I rented a Tesla for a month. It was a steep learning curve

I rented a Tesla for a month. It was a steep learning curve
  • PublishedSeptember 16, 2023

My wife and I decided to rent a Tesla on a visit to Canada last month. A major car rental company was renting them for about one-third the cost of a petrol car. We figured, how different could it be?

Turns out — a lot different. It’s not a car. It’s an operating system with wheels.

The anxiety over our car choice started to build six weeks before our trip. An email from the rental company popped into my inbox. “Introducing: Your Tesla Model Y.”

Two weeks later, another message arrived. “Are you ready to experience the rental rEVolution?”

That was followed by another email: “It’s time to explore the world of EV.”

We read the emails, looked at EV electric vehicle charging options, and when we picked up the Tesla in downtown Toronto we thought we were ready.

We were wrong.

The display screen in a Tesla asking for Data Sharing permission and showing the controls for the frunk and trunk.
There are several different models of Teslas.(ABC News: Norman Hermant)

First of all, everything about the Tesla Model Y is different from a regular car. Door handles? Yeah, those are a two-step process. Push the back part in, the front part pops out, and pull to open.

Cool? Yes. Needlessly complicated? Also yes.

Virtually all of the controls for the car are on a big iPad-like screen. And I mean nearly everything.

Before driving it for the first time, I wanted to adjust the mirrors. Now, in just about every car I’ve ever driven there are switches to adjust the mirrors on the door by the driver’s side mirror.

Not the Tesla. You have to go through the screen, find “mirrors”, choose left and right and use this ball toggle thingy on the steering wheel to make adjustments.

Pretty much everything defaults to the screen. For example, in the default setting for when you reverse, the mirrors tilt to the ground so you can’t use them to back up. That’s to force you to use the image from the rear camera on the screen.

We also used the screen to change our acceleration setting after our first “Floor It” test on the road. After being thrown back into our seats, we figured out how to select the “Chill” setting. That’s really what it’s called – Chill. Even then, it was by far the fastest car I’ve ever driven.

Man driving a Tesla.
The car’s speed is displayed on the control screen.(ABC News: Norman Hermant)

When you’re driving, there’s nothing directly in front of you to show how fast you’re going or if your turn indicators are on. Instead that’s displayed on the top corner of the control screen (just to your right in North America, or your left in Australia).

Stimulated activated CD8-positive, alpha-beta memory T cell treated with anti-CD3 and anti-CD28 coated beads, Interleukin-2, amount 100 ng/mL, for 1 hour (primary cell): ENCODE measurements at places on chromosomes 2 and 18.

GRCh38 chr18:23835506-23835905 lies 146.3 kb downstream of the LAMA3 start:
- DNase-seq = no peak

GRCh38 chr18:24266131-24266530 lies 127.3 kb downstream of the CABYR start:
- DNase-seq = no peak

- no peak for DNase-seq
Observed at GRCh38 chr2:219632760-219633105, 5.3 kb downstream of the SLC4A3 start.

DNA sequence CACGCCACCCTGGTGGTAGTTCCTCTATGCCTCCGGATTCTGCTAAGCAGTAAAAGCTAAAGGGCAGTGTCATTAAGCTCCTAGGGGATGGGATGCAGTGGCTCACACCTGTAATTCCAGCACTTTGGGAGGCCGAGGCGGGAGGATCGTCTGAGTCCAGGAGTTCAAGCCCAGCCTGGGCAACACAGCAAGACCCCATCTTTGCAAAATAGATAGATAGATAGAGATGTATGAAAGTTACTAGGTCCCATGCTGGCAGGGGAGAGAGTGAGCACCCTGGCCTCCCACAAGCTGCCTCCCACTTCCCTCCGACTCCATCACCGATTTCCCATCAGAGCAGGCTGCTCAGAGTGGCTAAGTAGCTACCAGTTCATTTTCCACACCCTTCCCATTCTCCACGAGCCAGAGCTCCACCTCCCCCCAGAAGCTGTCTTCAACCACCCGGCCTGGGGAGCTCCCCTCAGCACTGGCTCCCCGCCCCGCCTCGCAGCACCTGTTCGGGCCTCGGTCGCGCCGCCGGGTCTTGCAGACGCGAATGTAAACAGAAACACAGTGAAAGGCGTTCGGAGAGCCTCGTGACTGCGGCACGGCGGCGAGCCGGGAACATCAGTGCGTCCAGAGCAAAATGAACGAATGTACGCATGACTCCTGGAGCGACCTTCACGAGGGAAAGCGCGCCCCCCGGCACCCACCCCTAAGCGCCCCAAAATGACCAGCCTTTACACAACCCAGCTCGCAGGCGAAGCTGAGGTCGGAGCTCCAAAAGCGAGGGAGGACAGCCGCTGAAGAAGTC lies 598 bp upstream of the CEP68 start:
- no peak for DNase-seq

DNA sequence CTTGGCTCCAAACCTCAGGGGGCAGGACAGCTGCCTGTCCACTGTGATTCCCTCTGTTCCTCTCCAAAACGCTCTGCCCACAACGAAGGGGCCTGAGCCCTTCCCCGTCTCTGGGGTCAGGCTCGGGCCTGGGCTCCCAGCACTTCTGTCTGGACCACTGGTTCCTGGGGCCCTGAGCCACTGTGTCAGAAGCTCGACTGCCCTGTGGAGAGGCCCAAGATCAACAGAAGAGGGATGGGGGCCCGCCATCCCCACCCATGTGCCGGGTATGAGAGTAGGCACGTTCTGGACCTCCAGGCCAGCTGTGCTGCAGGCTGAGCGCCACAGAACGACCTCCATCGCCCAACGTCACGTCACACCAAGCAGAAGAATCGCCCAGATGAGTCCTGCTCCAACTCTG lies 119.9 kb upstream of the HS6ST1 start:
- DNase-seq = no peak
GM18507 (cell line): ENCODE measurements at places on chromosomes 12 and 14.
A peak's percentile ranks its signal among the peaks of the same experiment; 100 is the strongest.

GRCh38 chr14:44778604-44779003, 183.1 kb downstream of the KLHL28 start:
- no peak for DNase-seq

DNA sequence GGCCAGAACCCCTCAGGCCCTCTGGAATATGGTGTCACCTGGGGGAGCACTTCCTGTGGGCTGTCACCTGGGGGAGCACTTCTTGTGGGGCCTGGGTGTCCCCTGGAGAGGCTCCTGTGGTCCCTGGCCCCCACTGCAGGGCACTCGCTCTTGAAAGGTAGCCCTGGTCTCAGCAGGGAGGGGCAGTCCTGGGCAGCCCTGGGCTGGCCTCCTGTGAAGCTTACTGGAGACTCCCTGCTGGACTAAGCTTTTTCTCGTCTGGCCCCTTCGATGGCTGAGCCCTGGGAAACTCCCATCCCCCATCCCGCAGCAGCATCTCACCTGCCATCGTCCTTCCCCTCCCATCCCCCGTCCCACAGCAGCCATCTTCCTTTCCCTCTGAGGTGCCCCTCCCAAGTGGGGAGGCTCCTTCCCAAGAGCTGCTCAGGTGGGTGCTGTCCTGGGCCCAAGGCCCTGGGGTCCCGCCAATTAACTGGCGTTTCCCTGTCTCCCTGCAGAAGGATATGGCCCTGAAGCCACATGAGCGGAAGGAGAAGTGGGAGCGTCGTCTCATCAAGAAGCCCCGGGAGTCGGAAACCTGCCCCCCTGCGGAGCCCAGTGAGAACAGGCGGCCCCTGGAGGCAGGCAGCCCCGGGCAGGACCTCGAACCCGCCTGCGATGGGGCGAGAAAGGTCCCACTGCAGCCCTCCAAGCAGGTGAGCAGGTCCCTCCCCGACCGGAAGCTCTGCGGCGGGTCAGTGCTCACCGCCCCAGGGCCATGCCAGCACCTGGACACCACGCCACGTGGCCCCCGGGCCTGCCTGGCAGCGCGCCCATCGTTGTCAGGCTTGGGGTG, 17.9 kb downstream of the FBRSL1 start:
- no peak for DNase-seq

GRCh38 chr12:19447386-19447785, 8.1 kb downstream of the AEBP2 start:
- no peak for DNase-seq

In fact, aside from the big screen, the dash has nothing on it at all. I can only surmise this is some sort of “Tech Bro” design aesthetic. So clean it reveals nothing about operating the car.

Teslas don’t have combustion engines, so there’s nothing under the bonnet. Instead there’s a storage space called the “Frunk”, or front trunk. We couldn’t get it open for two days.

Teslas feature a “frunk”.(ABC News: Norman Hermant)

On the third day, after consulting a YouTube video, we figured out we were pushing the wrong part of the control screen to open it. And we never did get the glove box open. It needed a PIN. To remove the code in the settings you needed another PIN, which we didn’t have.

YouTube also provided the location of the hazard lights button. Not on the dash like a regular car. On the roof. Of course.

The thing is, driving and charging this car was not a problem.

Tesla has a series of super chargers along the big highways in the province of Ontario. On average it took about 45 minutes to charge up the battery to about 450-kilometres range. Tesla billed this automatically to the rental car company. So that part was brilliant.

A Tesla charger.
The car took about 45 minutes to charge up to 450 kilometres range.(ABC News: Norman Hermant)

But for the driver of a low-tech, nine-year-old manual hatchback in Australia, the things this Tesla decided to do on its own were maddening.

It has Automatic Emergency Braking as a default setting. If it determines a car turning across traffic in front of you is too close, it brakes on its own. The car just takes over. You can disable this – but again, you have to go into the settings.

A few days in, the screen started bugging me to schedule a software update. I kept putting it off but the car wore me down. A message came up and said once the update starts, we couldn’t use the car for 25 minutes.

Hardly the end of the world – but is the thing a car or a laptop?

Every time we got in, the screen asked us to authorise Data Sharing. Every time, we killed that box. We figured Elon Musk and Tesla can get along fine without our data.

And how do the many people that own Teslas feel about all of this? Well it seems from a quick glance online they have fully bought in — drivers post videos such as “20 Hidden Tesla Tips” and “Hidden Features”, and “Tesla Model 3/Y Tips and Tricks”.

I am all for the EV revolution, but I guess I’m old school. No tricks. No updates. No automatic control.

I just want to drive the car.


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